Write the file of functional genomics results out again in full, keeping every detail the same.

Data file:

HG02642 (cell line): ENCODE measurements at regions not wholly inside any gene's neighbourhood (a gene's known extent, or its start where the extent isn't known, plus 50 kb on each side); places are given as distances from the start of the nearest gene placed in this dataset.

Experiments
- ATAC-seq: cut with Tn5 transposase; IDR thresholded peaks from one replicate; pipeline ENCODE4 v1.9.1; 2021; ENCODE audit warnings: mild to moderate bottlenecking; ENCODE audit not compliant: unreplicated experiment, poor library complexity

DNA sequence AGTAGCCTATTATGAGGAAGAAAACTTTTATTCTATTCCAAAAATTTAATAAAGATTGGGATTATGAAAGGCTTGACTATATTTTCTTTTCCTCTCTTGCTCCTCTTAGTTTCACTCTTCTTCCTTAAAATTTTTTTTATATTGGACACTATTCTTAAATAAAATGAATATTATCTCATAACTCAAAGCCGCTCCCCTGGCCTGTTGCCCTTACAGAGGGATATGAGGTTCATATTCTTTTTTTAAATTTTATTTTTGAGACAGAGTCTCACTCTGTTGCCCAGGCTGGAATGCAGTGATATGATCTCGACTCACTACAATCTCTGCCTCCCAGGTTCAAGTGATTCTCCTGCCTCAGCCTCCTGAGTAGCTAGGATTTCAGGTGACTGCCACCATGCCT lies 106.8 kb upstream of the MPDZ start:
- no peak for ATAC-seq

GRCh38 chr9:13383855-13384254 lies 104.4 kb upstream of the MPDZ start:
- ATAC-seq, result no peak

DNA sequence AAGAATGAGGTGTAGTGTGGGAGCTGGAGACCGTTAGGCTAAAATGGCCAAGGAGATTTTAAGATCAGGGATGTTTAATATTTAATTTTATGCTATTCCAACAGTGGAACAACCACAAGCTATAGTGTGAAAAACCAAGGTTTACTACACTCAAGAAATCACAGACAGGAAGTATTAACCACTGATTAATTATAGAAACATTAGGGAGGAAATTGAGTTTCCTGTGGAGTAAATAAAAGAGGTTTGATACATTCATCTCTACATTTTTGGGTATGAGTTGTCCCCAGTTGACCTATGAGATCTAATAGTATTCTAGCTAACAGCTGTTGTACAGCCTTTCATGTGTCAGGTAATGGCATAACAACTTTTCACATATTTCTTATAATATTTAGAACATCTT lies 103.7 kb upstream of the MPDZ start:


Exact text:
HG02642 (cell line): ENCODE measurements at regions not wholly inside any gene's neighbourhood (a gene's known extent, or its start where the extent isn't known, plus 50 kb on each side); places are given as distances from the start of the nearest gene placed in this dataset.

Experiments
- ATAC-seq: cut with Tn5 transposase; IDR thresholded peaks from one replicate; pipeline ENCODE4 v1.9.1; 2021; ENCODE audit warnings: mild to moderate bottlenecking; ENCODE audit not compliant: unreplicated experiment, poor library complexity

DNA sequence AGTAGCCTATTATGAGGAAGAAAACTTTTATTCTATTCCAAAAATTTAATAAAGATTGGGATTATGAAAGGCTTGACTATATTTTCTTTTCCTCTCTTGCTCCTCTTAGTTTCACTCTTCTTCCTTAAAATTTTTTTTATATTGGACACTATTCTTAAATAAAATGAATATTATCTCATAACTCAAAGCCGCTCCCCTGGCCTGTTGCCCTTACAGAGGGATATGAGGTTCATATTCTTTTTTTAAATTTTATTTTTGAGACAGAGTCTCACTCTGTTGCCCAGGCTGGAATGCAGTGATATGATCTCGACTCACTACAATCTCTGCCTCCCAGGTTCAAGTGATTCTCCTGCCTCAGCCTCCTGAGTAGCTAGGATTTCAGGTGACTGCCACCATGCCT lies 106.8 kb upstream of the MPDZ start:
- no peak for ATAC-seq

GRCh38 chr9:13383855-13384254 lies 104.4 kb upstream of the MPDZ start:
- ATAC-seq, result no peak

DNA sequence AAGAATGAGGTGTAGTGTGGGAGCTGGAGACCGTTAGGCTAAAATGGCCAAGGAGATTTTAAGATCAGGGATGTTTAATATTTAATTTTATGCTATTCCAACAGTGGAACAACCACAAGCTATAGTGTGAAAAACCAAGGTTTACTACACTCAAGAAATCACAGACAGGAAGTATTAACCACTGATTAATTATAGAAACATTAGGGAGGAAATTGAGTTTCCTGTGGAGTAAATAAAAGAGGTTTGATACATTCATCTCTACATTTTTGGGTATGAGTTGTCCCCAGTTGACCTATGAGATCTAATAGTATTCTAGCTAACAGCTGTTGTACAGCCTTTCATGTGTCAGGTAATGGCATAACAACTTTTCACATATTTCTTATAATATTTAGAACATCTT lies 103.7 kb upstream of the MPDZ start: